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Wyoming

GRAND TETON

ESTABLISHED 1929


Whether they’re rising regally over an icy blue glacial lake or acting as background to a bright summer meadow teeming with wildflowers and wildlife, the jagged peaks of the Grand Tetons are unforgettable.

The chiseled, silver granite peaks of the 40-mile-long (66-km) Teton Range are some of the most distinctive in the entire Rocky Mountains. Nineteenth-century French fur trappers christened them les trois tétons (the three teats), and the park is named after the loftiest peak, the 13,775-ft (4,200-m) Grand Teton. Together with its sisters, it looms over the broad valley of Jackson Hole, adding a backdrop of drama and mystery to a pristine open landscape of grassy meadows and sagebrush flats, where you’re likely to come across bison, moose, elk, pronghorn deer, and perhaps even the fabled grizzly if you’re lucky.

Scenic drives wind through the park, leading to spectacular viewpoints. Teton Park Road skirts the base of the mountains, taking you to pull-offs and overlooks where you can see the mesmerizing Teton Glacier, access amazing hiking trails, and enjoy grand vistas of the Teton Range.

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From mid- to late September, you’ll find warm days, fewer crowds, and early displays of brilliant fall color.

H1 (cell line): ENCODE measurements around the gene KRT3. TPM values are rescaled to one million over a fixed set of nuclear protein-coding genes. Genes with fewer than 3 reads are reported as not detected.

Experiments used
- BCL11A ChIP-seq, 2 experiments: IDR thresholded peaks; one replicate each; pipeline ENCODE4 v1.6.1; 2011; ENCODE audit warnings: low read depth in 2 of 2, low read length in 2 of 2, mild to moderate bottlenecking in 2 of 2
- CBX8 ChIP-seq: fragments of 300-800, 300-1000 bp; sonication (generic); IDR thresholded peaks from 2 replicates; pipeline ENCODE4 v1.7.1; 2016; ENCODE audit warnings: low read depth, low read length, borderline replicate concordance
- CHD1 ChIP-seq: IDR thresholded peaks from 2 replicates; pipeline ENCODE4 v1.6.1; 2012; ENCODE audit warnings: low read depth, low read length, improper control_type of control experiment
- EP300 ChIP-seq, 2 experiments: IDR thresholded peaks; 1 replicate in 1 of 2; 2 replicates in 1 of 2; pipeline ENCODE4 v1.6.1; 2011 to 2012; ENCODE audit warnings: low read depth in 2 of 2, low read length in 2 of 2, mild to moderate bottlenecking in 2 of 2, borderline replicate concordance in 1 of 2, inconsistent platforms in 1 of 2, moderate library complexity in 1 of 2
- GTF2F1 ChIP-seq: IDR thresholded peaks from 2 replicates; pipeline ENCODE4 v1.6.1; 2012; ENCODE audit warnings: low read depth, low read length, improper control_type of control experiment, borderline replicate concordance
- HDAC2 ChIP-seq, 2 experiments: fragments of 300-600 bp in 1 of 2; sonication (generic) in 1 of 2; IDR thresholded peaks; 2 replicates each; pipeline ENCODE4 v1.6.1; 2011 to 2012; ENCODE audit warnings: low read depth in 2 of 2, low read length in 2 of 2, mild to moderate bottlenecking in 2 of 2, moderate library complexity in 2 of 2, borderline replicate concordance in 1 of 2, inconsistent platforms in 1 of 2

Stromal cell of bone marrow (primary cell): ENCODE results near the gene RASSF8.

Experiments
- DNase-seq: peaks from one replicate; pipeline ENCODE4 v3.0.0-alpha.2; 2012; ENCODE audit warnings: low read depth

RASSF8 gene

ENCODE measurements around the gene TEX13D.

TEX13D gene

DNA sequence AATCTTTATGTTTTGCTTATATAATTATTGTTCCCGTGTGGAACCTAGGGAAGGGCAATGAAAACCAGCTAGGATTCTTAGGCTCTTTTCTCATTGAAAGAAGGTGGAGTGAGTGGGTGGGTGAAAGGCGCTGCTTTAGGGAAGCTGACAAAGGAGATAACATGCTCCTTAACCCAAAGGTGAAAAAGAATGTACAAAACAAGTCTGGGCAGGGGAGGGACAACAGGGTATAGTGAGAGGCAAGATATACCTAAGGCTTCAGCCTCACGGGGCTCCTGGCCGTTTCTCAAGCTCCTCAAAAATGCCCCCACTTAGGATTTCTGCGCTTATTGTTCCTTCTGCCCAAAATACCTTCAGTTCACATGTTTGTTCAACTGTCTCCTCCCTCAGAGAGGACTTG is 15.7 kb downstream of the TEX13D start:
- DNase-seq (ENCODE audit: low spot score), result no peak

Picture perfect

Detour onto the Jenny Lake loop road, which runs along the eastern shore, for fabulous photographs of the peaks reflected in the crystal-clear waters of this pretty lake. The staging is so superb, there’s no such thing as a bad angle. Then climb the narrow, winding Signal Mountain Summit Road for splendid panoramic views over the valley and Jackson Lake. You can then witness the wonders of Grand Teton from the John D. Rockefeller Memorial Parkway, which follows the Wild and Scenic Snake River all through the park, before it links to another iconic Rocky Mountain national park: Yellowstone.

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Friends make the leap into the clear waters of Phelps Lake

Three Hikes

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Easy ▷ Taggert Lake Trail, 3.3 miles (5.3 km) round trip. This popular out-and-back hike offers stunning views of Grand Teton and passes through aspen groves, with great scenes of fall foliage.

Moderate Phelps Lake via the Lake Creek–Woodland Trail Loop, 3.4 miles (5.5 km) round trip. You’ll have magnificent mountain views and a chance to see moose and osprey in the Laurance S. Rockefeller Preserve.

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Challenging ▷ Lake Solitude, 15 miles (24 km) round trip. Inspiration Point and Hidden Falls are highlights on this strenuous all-day hike, with wildflower meadows and panoramic views of the mountains and lakes.

Historic homes

Scattered around Jackson Hole are the remains of pioneer settlements and early ranches dating from the 1890s. These rustic cabins are a romantic link to the past, surrounded by a virgin landscape that would have looked much like it does today. They’re also a photographer’s delight, adding a human scale to the grandeur of the Tetons. Head for Mormon Row, a cluster of 27 homesteads that include the picturesque, weathered Moulton Barns.